Border Patrol jobs in Madawaska, Maine are centered around the border patrol station located in the city limits of Madawaska. The crossing is open to commercial and passenger vehicles as well as pedestrians, 24 hours a day, seven days a week. Nestled in the quiet Acadien region of Maine and New Brunswick, Canada, a Border career in Madawaska finds one near forests and fresh air. Despite the pleasant scenery, the demand for Border Patrol Agents, Customs and Border Protection (CBP) Officers, and Field Canine Units is maintained by people who choose to cross the border illegally, often times transporting illegal substances with them.
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Often times career criminals engaging in nefarious activities choose to operate where it is least expected. In 2004 CBP Officers at the Madawaska crossing discovered $283,760 of undeclared currency in the duffel bag of an unassuming passenger car’s trunk. To discover other hidden things officers use Field Canine Units to search vehicles or persons crossing the border. The specially-trained dogs can detect everything from undeclared agricultural goods, to drugs and explosives, to people, be they stowaways or in need of rescuing. Border Patrol Agents conduct line-patrols in their area of assignment, searching for people or clues related to illegal border crossings. In this part of Maine line-patrols are particularly important because often times the border is unfenced.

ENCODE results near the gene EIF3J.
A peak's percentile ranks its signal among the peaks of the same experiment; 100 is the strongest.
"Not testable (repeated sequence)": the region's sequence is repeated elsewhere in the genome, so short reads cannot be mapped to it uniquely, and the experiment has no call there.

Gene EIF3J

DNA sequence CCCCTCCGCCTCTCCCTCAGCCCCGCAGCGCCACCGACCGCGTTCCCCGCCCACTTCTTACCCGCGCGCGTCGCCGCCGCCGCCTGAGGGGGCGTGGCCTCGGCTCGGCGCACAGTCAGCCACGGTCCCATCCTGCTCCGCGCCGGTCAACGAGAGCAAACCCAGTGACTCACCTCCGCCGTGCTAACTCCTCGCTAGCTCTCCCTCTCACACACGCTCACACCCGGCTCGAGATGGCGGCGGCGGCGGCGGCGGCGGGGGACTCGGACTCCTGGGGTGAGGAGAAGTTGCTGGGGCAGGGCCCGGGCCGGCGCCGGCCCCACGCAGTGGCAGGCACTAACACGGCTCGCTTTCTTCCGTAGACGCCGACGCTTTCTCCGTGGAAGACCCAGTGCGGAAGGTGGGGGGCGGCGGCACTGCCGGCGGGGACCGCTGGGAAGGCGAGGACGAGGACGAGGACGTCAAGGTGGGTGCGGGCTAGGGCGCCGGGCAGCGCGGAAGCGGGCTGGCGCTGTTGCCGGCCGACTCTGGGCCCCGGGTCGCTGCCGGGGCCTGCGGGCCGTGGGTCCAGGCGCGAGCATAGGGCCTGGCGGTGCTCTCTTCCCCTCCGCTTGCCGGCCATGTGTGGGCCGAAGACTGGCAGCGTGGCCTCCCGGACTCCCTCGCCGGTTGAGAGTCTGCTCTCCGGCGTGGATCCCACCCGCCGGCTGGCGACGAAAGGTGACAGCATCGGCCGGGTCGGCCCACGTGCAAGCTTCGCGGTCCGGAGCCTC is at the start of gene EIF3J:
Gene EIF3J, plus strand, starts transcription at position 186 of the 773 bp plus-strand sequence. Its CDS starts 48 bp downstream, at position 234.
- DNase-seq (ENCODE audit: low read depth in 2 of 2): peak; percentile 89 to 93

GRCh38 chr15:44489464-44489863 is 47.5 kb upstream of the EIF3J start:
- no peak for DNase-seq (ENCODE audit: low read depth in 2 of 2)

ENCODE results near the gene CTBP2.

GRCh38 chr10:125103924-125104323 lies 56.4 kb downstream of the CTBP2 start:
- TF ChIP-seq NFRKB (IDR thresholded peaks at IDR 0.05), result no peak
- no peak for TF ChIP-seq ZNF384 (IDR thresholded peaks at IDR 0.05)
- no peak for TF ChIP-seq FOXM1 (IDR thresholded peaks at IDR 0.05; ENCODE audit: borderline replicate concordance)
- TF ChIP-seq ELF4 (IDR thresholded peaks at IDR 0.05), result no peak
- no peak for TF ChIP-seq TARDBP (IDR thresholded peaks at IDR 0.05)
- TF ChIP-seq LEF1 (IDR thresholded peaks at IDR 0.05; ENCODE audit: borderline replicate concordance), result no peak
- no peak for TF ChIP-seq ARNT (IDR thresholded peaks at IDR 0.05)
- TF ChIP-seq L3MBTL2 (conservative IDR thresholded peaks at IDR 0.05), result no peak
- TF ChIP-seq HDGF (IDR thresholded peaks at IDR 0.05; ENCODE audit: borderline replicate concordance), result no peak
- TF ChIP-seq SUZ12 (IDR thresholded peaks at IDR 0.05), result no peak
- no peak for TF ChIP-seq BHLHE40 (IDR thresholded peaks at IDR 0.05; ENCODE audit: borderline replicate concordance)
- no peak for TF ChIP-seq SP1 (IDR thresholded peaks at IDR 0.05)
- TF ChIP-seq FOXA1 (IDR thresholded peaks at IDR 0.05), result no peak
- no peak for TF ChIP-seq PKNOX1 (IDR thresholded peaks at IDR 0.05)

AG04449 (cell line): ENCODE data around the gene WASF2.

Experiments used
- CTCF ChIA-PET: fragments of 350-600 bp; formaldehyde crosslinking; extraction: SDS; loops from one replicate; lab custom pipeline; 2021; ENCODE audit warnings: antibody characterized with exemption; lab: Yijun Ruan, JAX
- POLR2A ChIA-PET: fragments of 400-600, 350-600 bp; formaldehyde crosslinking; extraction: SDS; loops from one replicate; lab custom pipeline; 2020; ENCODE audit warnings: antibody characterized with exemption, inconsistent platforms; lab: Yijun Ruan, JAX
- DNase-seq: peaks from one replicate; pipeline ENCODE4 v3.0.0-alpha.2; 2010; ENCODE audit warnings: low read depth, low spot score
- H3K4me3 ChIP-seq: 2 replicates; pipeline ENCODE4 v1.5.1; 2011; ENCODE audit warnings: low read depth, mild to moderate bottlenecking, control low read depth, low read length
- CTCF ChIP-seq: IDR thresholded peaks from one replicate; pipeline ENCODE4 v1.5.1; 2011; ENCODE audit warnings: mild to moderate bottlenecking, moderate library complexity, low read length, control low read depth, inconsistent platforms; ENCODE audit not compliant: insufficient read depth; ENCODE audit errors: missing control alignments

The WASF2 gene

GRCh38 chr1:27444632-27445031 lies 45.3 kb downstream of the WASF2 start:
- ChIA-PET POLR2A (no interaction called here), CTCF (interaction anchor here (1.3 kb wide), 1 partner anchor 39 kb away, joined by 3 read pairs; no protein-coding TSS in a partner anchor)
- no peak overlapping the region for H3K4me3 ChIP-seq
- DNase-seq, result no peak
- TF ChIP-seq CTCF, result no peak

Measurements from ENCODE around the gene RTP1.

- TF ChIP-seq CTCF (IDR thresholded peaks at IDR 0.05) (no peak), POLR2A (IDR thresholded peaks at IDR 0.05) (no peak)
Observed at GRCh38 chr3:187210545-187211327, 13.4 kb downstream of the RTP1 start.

CBP Officers in Madawaska Give Back to Their Community
Border Patrol jobs in Madawaska also involve giving back to the local community. In addition to the protection Border Agents provide for the United States, they also have the opportunity for positive volunteer work. Recently CBP Officers from several regional stations, including Madawaska, participated in a food drive, raising several tons of food for a local charity.
Border Patrol job Requirements: Field Canine Unit
To begin a career as a Field Canine Unit, it is first necessary to become a general CBP Officer by meeting the CBP’s border patrol education and training requirements. After this one can volunteer for the Field Canine Unit program. Upon acceptance, the officer will receive either a Belgian Malinois, or a German or Dutch Shepard. The dog will have already passed a rigorous physical and mental abilities test that sees only one percent of successful dogs through. Many officers enjoy working with their dogs so much that they decline promotions in order to stay where they are. Most officers enjoy the added benefit of bringing their dogs home with them at the end of each day’s work.